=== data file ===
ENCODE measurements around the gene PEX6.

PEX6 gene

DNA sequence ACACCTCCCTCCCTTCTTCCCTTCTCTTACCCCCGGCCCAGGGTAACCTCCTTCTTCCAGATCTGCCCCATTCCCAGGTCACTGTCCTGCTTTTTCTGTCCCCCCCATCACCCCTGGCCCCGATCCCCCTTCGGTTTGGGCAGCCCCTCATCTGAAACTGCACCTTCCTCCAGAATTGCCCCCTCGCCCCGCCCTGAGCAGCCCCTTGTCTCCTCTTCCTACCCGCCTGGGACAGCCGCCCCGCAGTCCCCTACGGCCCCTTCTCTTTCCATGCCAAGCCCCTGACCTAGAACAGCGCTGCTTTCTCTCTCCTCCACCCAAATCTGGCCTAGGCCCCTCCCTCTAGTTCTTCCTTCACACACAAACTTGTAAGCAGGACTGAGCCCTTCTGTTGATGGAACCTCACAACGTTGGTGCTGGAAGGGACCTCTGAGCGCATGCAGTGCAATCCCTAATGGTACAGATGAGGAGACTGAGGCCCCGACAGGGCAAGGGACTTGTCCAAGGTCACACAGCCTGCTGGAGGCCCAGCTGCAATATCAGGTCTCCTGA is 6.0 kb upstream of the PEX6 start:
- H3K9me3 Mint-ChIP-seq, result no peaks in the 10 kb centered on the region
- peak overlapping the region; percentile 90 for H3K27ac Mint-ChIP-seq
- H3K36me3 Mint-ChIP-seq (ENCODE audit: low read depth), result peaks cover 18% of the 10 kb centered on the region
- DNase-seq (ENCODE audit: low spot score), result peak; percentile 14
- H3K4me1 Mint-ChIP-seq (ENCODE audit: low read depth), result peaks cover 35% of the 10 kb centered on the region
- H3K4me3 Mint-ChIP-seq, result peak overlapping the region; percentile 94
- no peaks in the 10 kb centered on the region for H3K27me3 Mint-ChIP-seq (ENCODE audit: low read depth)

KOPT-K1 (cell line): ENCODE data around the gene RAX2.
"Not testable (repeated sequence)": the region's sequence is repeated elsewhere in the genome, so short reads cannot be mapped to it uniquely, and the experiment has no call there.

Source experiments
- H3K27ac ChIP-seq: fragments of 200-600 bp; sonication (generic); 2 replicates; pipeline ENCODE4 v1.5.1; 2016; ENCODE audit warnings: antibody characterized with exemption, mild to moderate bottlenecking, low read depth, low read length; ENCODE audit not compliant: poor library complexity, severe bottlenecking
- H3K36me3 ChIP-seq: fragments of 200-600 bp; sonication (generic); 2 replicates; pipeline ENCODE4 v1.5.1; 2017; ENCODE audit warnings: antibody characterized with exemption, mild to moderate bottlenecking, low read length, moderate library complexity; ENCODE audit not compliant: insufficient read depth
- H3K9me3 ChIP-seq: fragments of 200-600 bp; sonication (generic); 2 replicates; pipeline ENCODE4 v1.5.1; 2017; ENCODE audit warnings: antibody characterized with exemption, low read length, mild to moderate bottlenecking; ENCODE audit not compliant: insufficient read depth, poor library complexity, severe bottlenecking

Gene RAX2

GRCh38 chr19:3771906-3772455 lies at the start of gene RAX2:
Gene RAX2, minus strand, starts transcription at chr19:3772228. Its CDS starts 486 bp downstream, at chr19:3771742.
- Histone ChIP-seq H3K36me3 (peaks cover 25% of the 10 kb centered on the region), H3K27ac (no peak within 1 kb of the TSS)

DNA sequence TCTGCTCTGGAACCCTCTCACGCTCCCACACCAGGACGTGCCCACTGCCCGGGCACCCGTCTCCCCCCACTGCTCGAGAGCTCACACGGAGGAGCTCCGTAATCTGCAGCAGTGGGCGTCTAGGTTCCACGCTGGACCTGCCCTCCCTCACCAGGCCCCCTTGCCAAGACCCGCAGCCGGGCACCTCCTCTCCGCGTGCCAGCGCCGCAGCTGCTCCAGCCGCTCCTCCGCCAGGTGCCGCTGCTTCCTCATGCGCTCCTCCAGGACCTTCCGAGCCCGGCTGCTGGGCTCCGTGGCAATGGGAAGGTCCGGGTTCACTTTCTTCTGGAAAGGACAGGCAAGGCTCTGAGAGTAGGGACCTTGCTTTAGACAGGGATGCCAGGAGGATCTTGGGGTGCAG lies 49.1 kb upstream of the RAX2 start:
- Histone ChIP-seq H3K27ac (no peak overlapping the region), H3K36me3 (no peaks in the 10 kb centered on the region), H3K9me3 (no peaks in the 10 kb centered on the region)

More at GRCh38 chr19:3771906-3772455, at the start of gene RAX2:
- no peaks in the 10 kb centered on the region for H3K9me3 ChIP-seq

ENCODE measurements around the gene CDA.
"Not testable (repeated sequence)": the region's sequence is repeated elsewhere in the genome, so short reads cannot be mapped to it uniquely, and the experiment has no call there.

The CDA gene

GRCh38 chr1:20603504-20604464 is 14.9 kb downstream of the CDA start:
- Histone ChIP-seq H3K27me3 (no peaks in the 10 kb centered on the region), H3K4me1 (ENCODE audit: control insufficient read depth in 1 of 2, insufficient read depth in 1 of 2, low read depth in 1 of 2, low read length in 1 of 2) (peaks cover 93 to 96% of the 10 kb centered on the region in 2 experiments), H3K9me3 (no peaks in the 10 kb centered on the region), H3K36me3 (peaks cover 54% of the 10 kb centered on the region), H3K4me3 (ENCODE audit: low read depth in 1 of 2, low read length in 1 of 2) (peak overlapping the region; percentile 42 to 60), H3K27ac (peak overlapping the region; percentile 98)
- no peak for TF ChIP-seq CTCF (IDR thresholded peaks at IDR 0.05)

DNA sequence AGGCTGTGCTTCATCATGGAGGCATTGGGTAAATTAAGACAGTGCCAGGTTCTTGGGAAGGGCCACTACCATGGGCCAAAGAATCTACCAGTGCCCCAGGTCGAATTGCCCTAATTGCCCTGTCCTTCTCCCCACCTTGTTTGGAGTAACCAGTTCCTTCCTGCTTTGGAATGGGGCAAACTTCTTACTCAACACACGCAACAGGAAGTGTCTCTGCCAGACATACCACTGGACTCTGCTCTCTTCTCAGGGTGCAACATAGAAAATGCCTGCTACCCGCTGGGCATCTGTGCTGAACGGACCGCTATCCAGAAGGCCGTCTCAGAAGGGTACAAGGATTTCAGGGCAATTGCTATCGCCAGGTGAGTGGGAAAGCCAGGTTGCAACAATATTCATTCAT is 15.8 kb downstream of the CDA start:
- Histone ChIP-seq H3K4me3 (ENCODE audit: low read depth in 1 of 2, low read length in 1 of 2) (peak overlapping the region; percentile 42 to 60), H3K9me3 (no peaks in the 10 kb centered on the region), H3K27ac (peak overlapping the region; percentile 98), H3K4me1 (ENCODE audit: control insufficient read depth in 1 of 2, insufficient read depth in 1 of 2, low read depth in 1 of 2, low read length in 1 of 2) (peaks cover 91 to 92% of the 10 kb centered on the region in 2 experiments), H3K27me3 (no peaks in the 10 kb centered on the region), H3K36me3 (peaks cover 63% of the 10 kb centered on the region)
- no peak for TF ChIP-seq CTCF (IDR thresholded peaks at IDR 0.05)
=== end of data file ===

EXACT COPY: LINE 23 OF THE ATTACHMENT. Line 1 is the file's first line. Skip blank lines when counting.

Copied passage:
More at GRCh38 chr19:3771906-3772455, at the start of gene RAX2: